Subject: Re: memtestplus on amd64
To: Hauke Fath <hauke@Espresso.Rhein-Neckar.DE>
From: Steven M. Bellovin <>
List: current-users
Date: 01/06/2007 12:42:34
On Sat, 6 Jan 2007 18:00:55 +0100
Hauke Fath <hauke@Espresso.Rhein-Neckar.DE> wrote:

> At 7:09 Uhr -0800 6.1.2007, wrote:
> >If only a limited number of
> >memory errors is found, is there any (fairly painless)
> >way to make NetBSD skip that address?  It's pretty
> >painful on the wallet to replace 2GB of DDR-400
> >just because of a single error location!  :)
> I had the same problem with a 16 MByte 30 pin SIMM a while back that
> has exactly one (1) sticky bit. When I googled back then, I found
> that there is a linux kernel extension for mapping out bad memory,
> but I didn't find a similar mechanism for other OSes.

Mainframes have had similar facilities for decades, settable by the
operators at run-time.  In fact, they've had it for so long it may be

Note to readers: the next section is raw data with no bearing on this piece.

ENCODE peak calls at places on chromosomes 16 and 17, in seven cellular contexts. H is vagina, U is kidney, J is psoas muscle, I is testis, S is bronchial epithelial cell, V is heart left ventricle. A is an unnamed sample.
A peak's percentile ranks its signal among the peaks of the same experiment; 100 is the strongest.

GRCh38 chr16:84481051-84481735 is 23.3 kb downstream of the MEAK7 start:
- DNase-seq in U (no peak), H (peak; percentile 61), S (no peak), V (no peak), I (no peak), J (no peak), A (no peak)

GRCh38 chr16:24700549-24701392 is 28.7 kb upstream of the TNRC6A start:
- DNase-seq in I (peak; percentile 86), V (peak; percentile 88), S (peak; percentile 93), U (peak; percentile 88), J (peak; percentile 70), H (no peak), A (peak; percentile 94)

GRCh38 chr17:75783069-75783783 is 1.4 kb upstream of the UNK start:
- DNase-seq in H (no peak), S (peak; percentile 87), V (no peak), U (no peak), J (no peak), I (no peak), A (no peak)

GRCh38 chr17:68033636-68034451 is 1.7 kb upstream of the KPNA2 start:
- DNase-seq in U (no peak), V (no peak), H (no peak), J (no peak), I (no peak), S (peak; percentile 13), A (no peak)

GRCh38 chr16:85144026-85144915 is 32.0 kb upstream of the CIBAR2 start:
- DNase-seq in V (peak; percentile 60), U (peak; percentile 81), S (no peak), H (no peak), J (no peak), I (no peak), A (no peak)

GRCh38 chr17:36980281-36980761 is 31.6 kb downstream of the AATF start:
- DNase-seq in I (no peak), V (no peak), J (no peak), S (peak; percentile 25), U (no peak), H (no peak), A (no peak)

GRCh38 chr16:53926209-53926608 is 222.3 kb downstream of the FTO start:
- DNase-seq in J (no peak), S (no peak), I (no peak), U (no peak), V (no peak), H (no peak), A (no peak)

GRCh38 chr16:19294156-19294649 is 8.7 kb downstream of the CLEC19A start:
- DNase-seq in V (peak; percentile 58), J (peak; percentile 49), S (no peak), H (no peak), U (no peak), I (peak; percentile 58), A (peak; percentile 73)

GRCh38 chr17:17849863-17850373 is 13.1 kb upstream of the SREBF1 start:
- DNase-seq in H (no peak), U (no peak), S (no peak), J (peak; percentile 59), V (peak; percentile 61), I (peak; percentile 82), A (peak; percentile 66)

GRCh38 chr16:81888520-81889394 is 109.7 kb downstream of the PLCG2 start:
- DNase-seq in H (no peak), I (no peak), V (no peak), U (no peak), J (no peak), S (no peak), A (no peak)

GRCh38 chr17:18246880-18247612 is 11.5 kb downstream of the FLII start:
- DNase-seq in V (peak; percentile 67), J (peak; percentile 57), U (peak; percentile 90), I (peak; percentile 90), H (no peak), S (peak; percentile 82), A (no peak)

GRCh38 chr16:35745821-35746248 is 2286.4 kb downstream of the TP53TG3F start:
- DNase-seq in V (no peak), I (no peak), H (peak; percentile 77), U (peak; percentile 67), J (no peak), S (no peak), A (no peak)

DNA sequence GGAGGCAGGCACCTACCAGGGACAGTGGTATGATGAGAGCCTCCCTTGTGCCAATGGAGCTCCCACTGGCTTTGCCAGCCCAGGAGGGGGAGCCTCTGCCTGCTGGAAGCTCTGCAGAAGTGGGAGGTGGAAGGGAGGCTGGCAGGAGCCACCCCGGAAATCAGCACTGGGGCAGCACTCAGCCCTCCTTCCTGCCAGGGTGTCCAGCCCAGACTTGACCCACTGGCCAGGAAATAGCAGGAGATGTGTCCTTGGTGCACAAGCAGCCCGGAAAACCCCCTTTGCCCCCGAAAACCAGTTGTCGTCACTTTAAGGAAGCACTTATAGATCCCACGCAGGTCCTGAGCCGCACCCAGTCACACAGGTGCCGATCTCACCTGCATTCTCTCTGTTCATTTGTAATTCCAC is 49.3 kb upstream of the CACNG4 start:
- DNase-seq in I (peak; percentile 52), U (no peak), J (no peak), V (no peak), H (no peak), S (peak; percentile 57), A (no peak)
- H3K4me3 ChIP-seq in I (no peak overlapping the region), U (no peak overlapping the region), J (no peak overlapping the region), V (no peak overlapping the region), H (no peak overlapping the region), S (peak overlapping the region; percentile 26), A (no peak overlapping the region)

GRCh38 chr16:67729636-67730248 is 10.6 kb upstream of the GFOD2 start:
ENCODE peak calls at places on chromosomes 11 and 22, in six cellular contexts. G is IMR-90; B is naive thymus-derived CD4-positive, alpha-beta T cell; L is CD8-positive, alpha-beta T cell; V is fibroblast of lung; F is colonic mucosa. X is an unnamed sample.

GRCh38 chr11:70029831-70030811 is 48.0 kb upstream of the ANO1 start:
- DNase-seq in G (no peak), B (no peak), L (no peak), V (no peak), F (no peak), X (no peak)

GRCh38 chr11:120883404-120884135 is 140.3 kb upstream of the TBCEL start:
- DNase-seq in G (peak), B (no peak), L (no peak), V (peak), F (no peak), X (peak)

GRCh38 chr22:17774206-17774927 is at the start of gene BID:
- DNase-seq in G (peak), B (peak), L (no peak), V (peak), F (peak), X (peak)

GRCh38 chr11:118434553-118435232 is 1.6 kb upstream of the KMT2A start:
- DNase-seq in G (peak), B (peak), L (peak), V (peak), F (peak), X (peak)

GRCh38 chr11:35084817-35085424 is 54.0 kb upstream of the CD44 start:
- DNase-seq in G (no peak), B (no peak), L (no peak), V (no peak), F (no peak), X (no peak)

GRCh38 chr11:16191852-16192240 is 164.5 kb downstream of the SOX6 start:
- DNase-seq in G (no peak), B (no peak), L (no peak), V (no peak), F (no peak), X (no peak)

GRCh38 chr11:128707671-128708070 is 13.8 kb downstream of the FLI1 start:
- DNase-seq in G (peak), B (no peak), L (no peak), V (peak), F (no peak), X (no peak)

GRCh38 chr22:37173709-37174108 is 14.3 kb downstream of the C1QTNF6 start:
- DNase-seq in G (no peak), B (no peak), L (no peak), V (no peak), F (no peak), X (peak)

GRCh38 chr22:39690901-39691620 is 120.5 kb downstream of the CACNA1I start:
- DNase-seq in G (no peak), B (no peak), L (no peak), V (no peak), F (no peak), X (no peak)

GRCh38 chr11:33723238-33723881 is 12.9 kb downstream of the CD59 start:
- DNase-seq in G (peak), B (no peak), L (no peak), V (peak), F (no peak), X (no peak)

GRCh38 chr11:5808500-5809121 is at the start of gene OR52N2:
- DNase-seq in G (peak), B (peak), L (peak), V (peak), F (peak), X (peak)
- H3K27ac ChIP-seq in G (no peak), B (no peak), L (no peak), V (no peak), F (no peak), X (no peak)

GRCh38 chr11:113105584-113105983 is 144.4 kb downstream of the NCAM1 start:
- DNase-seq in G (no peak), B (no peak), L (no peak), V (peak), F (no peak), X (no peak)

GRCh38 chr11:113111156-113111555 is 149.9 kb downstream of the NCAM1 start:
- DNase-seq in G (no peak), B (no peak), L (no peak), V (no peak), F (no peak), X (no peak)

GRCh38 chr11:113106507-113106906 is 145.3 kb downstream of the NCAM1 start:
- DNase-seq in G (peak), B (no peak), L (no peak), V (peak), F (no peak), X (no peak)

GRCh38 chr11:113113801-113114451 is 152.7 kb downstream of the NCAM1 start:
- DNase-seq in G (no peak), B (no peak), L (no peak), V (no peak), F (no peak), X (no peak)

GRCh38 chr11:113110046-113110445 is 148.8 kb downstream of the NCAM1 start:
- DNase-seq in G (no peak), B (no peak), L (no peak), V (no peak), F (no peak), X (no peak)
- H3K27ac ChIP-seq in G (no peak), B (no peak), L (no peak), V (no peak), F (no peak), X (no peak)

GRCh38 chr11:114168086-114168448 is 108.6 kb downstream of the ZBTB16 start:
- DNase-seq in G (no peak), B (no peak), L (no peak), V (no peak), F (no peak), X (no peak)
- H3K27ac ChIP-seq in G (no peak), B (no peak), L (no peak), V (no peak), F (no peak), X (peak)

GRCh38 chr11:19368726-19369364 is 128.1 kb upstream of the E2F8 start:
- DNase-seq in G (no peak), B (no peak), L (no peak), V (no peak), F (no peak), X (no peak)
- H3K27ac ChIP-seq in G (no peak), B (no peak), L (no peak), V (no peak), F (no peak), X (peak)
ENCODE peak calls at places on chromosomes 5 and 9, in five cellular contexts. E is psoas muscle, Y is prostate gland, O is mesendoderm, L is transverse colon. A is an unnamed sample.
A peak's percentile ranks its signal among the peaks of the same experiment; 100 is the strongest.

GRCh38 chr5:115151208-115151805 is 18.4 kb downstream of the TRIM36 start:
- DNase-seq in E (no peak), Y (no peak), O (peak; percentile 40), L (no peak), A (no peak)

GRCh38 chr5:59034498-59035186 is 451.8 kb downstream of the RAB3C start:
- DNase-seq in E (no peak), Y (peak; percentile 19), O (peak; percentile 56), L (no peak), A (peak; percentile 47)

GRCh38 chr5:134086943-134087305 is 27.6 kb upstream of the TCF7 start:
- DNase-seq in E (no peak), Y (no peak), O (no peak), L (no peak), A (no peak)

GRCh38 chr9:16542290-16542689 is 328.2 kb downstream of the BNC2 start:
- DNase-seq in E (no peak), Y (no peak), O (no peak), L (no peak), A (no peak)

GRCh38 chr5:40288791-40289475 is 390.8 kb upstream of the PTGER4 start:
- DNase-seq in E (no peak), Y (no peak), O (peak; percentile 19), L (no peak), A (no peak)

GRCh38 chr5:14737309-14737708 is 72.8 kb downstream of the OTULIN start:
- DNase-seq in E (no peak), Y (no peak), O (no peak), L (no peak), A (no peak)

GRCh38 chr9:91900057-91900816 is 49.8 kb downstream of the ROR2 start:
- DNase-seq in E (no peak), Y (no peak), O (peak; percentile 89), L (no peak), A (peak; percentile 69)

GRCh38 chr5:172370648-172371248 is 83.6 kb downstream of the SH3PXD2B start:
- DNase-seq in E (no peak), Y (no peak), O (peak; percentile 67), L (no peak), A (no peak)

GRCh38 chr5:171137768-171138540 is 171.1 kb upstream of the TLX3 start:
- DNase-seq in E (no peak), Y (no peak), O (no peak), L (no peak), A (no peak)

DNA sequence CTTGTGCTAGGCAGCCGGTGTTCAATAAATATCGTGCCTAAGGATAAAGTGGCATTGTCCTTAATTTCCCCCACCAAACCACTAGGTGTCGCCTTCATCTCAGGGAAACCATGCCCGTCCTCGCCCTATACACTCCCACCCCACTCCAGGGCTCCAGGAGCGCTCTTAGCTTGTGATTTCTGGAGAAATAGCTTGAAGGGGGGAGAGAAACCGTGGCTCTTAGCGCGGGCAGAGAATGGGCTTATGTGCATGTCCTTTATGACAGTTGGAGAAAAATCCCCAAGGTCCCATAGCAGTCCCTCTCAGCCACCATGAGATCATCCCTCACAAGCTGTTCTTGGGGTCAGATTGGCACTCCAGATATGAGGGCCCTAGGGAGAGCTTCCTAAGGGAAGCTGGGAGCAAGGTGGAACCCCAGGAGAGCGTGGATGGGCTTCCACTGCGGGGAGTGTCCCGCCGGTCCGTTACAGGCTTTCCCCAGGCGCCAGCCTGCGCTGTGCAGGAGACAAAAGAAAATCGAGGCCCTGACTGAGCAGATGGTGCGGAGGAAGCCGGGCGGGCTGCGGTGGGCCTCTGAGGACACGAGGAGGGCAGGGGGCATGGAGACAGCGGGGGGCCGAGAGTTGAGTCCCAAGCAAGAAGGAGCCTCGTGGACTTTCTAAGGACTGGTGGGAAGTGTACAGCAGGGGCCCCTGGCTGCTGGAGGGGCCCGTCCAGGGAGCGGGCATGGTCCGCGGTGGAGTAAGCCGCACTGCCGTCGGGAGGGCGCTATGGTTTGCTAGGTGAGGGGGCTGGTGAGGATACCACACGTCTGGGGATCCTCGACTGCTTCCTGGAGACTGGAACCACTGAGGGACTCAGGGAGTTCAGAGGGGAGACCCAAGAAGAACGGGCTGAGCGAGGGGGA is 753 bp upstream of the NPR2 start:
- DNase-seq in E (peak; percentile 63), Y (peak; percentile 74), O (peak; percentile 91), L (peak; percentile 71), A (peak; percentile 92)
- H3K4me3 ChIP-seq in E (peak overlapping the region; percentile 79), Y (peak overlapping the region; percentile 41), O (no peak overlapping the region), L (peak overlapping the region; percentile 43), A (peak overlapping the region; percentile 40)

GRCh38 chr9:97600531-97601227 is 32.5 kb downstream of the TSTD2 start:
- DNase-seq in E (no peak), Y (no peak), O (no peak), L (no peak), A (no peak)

meaningless as a precedent, because memory technology has changed so
much.  I *think* the feature goes back to the days of real core
> OTOH, if your time is worth anything, you are probably better off by
> replacing the part, since you'll be back to square one otherwise
> whenever the box in question shows fishy behaviour.
100% agreement -- but the facility is still worth having, as a way to
keep a production box (especially a production box in a remote rack)
running until someone can replace the memory.  (Yes, I know there's
always the danger of corrupted results if more memory goes bad.  There
are also many machine where it's worth taking that sort of chance.)

		--Steve Bellovin,